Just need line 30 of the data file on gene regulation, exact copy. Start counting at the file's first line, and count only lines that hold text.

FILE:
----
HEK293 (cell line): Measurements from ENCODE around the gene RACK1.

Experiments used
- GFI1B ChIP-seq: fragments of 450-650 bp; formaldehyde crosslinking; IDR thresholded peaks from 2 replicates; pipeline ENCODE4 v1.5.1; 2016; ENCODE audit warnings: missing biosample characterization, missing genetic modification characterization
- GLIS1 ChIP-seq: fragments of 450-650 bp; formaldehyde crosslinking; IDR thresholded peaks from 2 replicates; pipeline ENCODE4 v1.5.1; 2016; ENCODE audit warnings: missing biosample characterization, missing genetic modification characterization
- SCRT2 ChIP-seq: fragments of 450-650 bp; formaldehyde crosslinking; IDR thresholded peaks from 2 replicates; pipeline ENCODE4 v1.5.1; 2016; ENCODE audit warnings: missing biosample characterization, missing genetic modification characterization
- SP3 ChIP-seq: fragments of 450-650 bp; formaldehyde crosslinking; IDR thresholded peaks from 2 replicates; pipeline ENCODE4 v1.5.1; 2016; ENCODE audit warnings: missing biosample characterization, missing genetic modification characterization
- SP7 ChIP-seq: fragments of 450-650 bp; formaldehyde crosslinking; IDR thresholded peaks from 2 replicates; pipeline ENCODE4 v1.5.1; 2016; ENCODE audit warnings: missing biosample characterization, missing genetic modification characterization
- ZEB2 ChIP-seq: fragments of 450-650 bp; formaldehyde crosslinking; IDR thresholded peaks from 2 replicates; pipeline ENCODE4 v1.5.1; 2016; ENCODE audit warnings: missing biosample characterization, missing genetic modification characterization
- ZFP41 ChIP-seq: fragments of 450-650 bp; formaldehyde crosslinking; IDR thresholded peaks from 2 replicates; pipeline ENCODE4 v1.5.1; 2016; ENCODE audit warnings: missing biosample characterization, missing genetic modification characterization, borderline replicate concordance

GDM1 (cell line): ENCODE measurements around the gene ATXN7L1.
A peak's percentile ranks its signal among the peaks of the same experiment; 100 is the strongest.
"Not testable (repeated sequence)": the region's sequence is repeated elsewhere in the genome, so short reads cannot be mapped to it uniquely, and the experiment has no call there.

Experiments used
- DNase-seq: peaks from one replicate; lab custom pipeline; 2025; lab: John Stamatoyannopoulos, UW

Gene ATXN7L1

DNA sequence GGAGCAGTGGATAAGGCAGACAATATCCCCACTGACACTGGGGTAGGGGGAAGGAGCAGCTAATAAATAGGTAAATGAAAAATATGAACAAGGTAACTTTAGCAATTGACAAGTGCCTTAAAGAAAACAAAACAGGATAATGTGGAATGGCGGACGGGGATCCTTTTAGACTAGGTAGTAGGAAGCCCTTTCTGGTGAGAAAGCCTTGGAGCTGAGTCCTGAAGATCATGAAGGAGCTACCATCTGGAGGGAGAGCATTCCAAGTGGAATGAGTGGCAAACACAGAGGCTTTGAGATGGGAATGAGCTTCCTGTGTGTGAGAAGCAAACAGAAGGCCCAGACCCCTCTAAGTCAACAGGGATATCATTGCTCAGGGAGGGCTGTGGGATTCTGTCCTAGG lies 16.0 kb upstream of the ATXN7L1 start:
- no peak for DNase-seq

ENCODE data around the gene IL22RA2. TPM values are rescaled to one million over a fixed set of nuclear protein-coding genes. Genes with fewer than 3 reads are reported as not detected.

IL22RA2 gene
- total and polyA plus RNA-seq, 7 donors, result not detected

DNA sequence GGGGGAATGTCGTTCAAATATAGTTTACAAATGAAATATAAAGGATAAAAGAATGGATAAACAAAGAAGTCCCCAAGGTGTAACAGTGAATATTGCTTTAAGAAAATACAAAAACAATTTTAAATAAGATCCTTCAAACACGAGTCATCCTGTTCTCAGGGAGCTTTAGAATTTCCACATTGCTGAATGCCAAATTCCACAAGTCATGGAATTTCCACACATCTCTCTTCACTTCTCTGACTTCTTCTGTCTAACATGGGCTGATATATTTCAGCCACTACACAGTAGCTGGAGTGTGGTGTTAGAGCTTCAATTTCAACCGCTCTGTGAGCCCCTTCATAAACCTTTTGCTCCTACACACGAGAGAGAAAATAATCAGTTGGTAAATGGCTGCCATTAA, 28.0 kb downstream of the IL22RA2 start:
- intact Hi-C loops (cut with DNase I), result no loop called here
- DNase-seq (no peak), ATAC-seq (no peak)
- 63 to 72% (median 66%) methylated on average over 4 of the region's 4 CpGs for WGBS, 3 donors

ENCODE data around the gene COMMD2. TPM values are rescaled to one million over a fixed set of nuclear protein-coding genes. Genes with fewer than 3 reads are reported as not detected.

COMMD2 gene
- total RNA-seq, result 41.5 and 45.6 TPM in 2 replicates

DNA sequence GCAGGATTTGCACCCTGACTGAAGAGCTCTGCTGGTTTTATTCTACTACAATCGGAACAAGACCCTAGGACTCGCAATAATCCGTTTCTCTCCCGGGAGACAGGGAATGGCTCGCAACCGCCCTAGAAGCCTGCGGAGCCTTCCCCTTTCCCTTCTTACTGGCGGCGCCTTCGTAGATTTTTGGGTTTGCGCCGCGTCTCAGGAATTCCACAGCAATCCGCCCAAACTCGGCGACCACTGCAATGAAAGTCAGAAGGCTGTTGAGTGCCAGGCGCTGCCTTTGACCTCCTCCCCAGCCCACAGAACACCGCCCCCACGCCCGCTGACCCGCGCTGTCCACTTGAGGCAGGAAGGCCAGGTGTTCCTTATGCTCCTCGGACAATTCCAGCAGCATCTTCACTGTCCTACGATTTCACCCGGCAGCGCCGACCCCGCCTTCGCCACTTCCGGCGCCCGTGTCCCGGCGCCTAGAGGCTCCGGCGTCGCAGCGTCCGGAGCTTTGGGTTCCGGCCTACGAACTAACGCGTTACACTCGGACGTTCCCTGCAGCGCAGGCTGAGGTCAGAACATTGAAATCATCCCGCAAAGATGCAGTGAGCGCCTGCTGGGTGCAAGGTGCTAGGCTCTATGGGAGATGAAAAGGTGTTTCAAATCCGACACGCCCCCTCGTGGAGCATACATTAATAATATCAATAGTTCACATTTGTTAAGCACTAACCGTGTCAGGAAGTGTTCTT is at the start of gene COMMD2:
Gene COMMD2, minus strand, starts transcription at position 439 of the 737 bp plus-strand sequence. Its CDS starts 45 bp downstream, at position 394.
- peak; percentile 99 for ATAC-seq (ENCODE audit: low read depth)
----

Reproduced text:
- peak; percentile 99 for ATAC-seq (ENCODE audit: low read depth)